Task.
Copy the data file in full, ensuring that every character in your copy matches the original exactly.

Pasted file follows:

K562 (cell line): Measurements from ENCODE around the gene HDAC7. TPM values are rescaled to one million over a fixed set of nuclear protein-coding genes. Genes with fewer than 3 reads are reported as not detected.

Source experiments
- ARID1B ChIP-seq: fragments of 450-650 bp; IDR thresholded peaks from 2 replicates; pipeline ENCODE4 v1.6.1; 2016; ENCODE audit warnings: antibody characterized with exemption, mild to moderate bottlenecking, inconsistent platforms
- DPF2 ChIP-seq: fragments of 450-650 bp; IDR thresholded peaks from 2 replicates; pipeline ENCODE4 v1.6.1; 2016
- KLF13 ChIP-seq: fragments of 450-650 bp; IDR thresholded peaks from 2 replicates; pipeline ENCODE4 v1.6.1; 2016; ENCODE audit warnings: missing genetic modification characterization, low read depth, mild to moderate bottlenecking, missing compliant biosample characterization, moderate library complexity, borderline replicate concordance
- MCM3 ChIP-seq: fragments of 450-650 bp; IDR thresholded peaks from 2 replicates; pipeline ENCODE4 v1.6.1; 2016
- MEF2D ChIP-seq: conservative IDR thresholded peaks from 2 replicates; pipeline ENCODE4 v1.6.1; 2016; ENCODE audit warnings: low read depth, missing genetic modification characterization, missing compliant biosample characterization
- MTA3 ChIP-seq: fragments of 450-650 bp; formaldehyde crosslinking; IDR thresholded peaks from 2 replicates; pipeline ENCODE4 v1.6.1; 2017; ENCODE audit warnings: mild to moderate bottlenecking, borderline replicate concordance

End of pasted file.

K562 (cell line): Measurements from ENCODE around the gene HDAC7. TPM values are rescaled to one million over a fixed set of nuclear protein-coding genes. Genes with fewer than 3 reads are reported as not detected.

Source experiments
- ARID1B ChIP-seq: fragments of 450-650 bp; IDR thresholded peaks from 2 replicates; pipeline ENCODE4 v1.6.1; 2016; ENCODE audit warnings: antibody characterized with exemption, mild to moderate bottlenecking, inconsistent platforms
- DPF2 ChIP-seq: fragments of 450-650 bp; IDR thresholded peaks from 2 replicates; pipeline ENCODE4 v1.6.1; 2016
- KLF13 ChIP-seq: fragments of 450-650 bp; IDR thresholded peaks from 2 replicates; pipeline ENCODE4 v1.6.1; 2016; ENCODE audit warnings: missing genetic modification characterization, low read depth, mild to moderate bottlenecking, missing compliant biosample characterization, moderate library complexity, borderline replicate concordance
- MCM3 ChIP-seq: fragments of 450-650 bp; IDR thresholded peaks from 2 replicates; pipeline ENCODE4 v1.6.1; 2016
- MEF2D ChIP-seq: conservative IDR thresholded peaks from 2 replicates; pipeline ENCODE4 v1.6.1; 2016; ENCODE audit warnings: low read depth, missing genetic modification characterization, missing compliant biosample characterization
- MTA3 ChIP-seq: fragments of 450-650 bp; formaldehyde crosslinking; IDR thresholded peaks from 2 replicates; pipeline ENCODE4 v1.6.1; 2017; ENCODE audit warnings: mild to moderate bottlenecking, borderline replicate concordance